Girls’ Education in Fiji
In recent years, Fiji has made gender equality in education a priority. Women and girls are encouraged to achieve their academic goals and take advantage of the flourishing community. This is great news, but sometimes, there are obstacles and growth brings growing pains. In the article below top 10 facts about girls’ education in Fiji that will try to shed light on the state of schooling and academia for females are presented.

Top 10 Facts About Girls’ Education in Fiji

  1. Fijian women and girls, especially those in rural areas, face disadvantages regarding their reproductive health. They rarely receive the education and resources to adequately care for themselves during menstruation. Twenty-five percent of primary schools in Fiji do not have access to adequate sanitation facilities and water supply, which creates difficulties when it comes to female sanitation and managing menstruation. When there are inadequate sanitation facilities in schools, menstruating students and teachers are highly impacted. Girls may miss as much as 20 percent of school days due to menstruation.
  2. In 2014, The Minister for Social Welfare, Women and Poverty Alleviation, Dr. Jiko Luveni, opened the Ability to Shine Production Centre. Located in Suva, the facility can produce 300 sanitary pads a week so women have access to affordable napkins. The center was also meant to make the lives of rural women easier and empower female students to attend school.
  3. Female representation in school management positions is inadequate, meaning there are very few women who are in positions in committees responsible for administering management or finances. Women occupy only 10 percent of positions on committees at schools that are in rural and remote areas. These schools are considered to be the most underprivileged and impoverished.
  4. On October 23, 2018, The Duchess of Sussex, Meghan Markle announced that two grants will be awarded to the Fiji National University and the University of the South Pacific. These grants would help support access to higher education for women in Fiji. She explained that through work study, grants and scholarships she was able to attend university and she thinks every girl deserves the same opportunity. These grants will allow each school to run workshops that empower their female staff.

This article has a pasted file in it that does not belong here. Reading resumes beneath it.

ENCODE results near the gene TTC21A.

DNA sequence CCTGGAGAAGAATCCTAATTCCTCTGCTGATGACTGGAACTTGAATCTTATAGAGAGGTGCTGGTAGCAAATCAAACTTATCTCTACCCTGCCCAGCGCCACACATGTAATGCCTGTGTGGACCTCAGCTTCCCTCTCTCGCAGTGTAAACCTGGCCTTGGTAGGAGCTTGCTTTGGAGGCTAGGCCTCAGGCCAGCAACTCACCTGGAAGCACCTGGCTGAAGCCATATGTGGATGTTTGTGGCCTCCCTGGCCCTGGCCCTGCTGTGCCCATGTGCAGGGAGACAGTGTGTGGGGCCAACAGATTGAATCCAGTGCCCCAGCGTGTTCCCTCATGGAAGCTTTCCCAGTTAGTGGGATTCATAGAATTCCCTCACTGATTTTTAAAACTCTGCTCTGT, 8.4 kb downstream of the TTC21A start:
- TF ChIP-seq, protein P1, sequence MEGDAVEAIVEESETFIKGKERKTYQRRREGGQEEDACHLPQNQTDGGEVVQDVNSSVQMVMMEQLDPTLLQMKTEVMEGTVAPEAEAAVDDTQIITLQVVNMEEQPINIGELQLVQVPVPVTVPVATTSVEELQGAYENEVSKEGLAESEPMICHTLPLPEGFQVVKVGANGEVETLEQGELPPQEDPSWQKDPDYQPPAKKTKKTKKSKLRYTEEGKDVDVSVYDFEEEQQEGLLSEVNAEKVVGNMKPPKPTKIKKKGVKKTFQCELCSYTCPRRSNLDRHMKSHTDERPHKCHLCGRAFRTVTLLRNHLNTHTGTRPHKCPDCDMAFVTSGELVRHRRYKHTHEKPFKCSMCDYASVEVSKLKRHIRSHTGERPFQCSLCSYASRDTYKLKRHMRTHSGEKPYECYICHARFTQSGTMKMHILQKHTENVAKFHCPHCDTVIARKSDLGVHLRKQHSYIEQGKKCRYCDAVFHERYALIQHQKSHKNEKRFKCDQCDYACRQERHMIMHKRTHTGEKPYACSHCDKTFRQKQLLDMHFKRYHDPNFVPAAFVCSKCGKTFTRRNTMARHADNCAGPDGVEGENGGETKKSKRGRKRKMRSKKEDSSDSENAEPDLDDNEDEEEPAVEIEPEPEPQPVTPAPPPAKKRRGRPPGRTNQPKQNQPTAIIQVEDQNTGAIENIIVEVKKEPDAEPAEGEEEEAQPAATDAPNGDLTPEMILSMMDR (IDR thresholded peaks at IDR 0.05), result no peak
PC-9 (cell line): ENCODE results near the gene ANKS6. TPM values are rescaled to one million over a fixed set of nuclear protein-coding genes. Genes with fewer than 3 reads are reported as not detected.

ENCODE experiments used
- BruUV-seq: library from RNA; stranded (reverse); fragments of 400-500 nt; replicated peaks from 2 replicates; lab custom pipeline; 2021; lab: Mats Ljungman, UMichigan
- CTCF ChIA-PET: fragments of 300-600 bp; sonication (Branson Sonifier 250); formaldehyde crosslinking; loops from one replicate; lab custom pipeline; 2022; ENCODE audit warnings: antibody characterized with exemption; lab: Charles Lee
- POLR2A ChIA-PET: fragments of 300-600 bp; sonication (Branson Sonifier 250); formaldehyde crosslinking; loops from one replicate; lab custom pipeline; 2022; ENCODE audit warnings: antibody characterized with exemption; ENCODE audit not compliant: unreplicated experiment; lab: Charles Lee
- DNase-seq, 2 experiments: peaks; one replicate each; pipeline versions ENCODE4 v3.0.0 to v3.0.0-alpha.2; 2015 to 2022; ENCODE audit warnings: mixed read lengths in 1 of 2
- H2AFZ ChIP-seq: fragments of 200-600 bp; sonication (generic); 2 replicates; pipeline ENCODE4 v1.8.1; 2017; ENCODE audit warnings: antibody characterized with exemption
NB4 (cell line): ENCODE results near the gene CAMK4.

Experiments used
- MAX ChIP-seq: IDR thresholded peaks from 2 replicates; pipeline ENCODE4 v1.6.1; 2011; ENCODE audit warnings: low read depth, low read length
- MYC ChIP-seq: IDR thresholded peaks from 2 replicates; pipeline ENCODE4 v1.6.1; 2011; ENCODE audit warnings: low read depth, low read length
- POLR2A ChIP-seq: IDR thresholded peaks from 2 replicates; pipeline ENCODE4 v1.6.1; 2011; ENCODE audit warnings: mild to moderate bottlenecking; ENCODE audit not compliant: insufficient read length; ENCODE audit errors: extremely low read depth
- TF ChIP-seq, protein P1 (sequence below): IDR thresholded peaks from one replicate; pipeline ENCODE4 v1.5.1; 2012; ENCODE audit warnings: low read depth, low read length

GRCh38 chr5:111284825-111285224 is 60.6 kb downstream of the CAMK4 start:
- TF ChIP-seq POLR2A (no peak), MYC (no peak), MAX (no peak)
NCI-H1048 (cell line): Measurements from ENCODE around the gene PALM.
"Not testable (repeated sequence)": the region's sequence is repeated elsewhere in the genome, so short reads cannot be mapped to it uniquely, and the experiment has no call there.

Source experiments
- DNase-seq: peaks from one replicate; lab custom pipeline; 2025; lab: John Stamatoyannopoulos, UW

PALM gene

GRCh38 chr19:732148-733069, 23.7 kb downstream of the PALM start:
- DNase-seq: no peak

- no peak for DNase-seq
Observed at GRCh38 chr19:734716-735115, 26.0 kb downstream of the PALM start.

5. In developing countries, when there is conflict or hardship, girls’ education is often times the first thing affected. In Fiji, it is a common gender stereotype or assumption that a girl is going to decide to stay home, be a mother or do housework rather than educating herself, making her education low priority.
  6. Women who completed school and received the same or similar education as Fijian men are not as prevalent in the workforce. There is only 65 percent of women with certificates or diplomas who are working, whereas 89 percent of men with the same education are in the workforce.
  7. Of the 30,000 Fijians at the three Fijian universities, 53 percent are women. Even though women make up more than half of the students in higher education, there is only a small proportion enrolled to qualify in technical occupations.
  8. Thirty-six percent of men of 25 years old and above and 40 percent of women of the same age have a similar level of education which is a secondary qualification. Secondary education lasts four years and includes courses like metalwork, woodwork and home economics.
  9. Social norms, low salaries for women and difficult transportation lead to a lack of women in the workforce. When almost 50 percent of the population is not given the same rights or opportunities as the other half, this affects children and is especially makes impactful on young girls.
  10. Fiji’s National Gender Policy was launched in 2014. This policy promotes the advancement of women’s rights and provides gender sensitization training, gender analysis and fodder for gender-sensitive language in legislation and government documents. It also includes strategies for boosting women’s participation in decision-making processes. An area of focus for this policy is girls’ access to basic services including education and health services.

While some of the top 10 facts about girls’ education in Fiji are difficult to grasp, others show signs of improvement. Fiji has made strides forward when it comes to gender equality in education and the workplace. Although there is a continued promise from the government to keep pushing for female empowerment and equality, there is yet to be a plan set in stone to ensure this. The present is brighter than the past, but with awareness, the future could be even brighter.

As Joeli Cawaki, The Commissioner for the Western Division stated: “We in Fiji are fortunate that our children have been given equal rights and opportunities to attain an education. Therefore, I encourage you to make the best of this opportunity. Educated your children, especially the girl child.”

– Malena Larsen
Photo: Flickr